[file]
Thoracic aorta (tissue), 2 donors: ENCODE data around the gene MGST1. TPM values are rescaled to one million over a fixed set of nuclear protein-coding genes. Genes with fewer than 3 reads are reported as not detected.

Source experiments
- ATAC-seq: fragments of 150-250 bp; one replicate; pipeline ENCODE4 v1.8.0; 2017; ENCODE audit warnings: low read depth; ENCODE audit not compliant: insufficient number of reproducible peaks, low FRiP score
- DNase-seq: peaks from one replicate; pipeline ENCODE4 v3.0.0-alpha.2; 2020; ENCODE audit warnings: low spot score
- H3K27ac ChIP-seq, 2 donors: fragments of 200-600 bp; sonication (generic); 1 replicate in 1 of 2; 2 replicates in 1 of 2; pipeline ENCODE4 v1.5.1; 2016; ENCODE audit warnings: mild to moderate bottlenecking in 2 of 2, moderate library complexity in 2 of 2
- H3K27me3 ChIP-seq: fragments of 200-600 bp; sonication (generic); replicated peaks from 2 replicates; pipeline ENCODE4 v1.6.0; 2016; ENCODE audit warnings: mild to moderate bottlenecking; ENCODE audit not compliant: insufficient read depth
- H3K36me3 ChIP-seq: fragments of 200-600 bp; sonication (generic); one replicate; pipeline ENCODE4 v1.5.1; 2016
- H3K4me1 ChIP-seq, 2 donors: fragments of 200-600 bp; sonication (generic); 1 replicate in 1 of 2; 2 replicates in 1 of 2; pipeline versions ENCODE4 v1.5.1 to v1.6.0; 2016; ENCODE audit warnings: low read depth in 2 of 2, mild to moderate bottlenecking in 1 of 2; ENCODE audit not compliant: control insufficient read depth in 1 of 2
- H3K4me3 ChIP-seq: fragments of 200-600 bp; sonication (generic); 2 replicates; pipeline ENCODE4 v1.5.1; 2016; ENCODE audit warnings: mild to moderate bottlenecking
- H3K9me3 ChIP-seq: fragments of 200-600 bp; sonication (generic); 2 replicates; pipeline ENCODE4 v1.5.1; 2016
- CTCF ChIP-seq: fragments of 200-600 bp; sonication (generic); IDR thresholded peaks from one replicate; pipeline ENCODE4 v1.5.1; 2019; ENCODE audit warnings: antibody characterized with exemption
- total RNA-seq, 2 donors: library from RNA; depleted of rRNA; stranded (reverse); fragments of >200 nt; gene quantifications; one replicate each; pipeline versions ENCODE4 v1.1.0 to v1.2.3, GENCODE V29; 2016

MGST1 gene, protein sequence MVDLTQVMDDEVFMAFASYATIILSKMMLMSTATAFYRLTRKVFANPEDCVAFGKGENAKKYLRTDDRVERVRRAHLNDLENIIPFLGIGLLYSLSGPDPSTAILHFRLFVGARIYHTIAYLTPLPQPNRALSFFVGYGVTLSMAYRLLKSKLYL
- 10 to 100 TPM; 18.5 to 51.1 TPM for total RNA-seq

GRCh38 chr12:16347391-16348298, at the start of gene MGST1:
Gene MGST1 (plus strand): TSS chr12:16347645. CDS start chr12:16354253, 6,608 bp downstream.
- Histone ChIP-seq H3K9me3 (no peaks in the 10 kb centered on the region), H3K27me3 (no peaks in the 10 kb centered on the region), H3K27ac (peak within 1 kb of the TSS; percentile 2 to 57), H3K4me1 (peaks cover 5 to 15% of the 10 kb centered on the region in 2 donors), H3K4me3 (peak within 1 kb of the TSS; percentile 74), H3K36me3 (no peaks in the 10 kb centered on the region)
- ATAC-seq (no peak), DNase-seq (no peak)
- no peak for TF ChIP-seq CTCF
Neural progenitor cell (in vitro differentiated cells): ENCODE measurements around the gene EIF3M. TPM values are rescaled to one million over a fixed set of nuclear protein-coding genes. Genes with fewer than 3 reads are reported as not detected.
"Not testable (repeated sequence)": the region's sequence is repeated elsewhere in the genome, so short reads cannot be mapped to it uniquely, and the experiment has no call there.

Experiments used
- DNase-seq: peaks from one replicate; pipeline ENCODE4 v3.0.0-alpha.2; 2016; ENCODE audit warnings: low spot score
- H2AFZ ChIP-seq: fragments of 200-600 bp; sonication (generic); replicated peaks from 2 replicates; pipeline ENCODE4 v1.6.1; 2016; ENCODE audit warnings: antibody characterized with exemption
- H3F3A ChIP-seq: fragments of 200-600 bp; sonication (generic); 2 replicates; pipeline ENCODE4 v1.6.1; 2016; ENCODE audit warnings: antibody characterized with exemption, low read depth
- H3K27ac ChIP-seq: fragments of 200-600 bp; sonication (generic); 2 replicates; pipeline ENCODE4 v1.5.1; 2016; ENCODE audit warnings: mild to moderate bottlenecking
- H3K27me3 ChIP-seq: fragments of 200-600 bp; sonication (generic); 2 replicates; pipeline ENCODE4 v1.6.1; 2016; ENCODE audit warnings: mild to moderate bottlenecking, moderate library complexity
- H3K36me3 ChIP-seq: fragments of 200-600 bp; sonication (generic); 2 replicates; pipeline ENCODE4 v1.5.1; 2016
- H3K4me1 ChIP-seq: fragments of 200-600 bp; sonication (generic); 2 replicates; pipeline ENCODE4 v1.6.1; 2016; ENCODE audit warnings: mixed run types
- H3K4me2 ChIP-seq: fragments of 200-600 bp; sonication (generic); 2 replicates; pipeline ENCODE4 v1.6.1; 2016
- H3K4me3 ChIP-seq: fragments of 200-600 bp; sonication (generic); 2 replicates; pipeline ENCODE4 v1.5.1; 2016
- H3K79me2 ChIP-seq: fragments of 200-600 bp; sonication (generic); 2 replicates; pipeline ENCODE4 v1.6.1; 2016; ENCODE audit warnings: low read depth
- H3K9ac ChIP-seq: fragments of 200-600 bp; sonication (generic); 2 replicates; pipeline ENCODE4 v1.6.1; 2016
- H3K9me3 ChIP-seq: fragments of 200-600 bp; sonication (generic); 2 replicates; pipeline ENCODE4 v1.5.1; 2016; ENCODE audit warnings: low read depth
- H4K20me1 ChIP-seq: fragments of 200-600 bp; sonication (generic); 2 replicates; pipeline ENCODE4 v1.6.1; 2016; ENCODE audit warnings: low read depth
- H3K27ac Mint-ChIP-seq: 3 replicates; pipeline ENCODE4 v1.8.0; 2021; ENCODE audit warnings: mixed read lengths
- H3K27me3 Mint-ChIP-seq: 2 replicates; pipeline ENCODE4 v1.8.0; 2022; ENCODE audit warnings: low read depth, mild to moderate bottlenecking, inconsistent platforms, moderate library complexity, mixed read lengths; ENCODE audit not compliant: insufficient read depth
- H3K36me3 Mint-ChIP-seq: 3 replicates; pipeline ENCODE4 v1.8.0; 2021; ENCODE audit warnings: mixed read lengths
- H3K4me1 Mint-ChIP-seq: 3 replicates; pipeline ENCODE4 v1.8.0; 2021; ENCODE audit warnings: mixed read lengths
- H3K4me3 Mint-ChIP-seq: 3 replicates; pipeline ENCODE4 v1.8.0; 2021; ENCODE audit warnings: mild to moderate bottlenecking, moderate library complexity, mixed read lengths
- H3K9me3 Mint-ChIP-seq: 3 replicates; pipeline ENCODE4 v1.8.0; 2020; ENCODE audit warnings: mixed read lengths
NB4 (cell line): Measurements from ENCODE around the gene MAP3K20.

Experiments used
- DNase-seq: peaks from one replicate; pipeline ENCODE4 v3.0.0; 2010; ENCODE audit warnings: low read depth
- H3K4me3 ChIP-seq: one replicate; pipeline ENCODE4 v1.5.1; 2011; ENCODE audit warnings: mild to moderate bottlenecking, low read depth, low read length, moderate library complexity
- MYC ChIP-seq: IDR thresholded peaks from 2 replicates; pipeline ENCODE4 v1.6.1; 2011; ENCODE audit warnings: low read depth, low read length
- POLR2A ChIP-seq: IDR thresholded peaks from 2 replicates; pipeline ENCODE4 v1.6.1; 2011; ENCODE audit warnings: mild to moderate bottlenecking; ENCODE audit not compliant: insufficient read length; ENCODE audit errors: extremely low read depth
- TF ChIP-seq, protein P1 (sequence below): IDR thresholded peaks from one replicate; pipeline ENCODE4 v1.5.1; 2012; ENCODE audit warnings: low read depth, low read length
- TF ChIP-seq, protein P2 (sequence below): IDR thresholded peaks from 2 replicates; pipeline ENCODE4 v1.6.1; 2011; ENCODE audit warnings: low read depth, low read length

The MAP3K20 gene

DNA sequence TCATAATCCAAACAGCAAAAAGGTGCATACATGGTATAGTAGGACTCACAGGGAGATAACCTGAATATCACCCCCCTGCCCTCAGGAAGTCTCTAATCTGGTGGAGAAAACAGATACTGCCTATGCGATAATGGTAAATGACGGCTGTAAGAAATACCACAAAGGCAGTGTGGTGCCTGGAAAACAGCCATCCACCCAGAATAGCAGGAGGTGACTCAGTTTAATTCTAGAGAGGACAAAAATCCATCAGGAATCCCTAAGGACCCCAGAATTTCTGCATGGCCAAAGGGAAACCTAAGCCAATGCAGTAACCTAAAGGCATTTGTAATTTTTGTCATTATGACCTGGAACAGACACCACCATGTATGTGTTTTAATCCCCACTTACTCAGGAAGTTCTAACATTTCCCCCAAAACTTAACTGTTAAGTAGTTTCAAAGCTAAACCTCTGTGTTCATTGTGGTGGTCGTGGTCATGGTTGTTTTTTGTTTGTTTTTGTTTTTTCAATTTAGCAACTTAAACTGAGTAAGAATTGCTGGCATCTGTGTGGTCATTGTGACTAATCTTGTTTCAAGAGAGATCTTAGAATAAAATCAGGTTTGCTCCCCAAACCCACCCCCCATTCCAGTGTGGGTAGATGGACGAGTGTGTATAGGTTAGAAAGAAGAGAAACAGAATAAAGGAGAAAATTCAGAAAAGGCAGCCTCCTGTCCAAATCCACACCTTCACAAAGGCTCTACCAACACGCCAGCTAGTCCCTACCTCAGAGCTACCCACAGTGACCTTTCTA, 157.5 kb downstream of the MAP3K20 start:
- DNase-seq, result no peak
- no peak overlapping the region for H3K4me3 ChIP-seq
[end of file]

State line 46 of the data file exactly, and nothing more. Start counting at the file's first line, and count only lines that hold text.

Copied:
- MYC ChIP-seq: IDR thresholded peaks from 2 replicates; pipeline ENCODE4 v1.6.1; 2011; ENCODE audit warnings: low read depth, low read length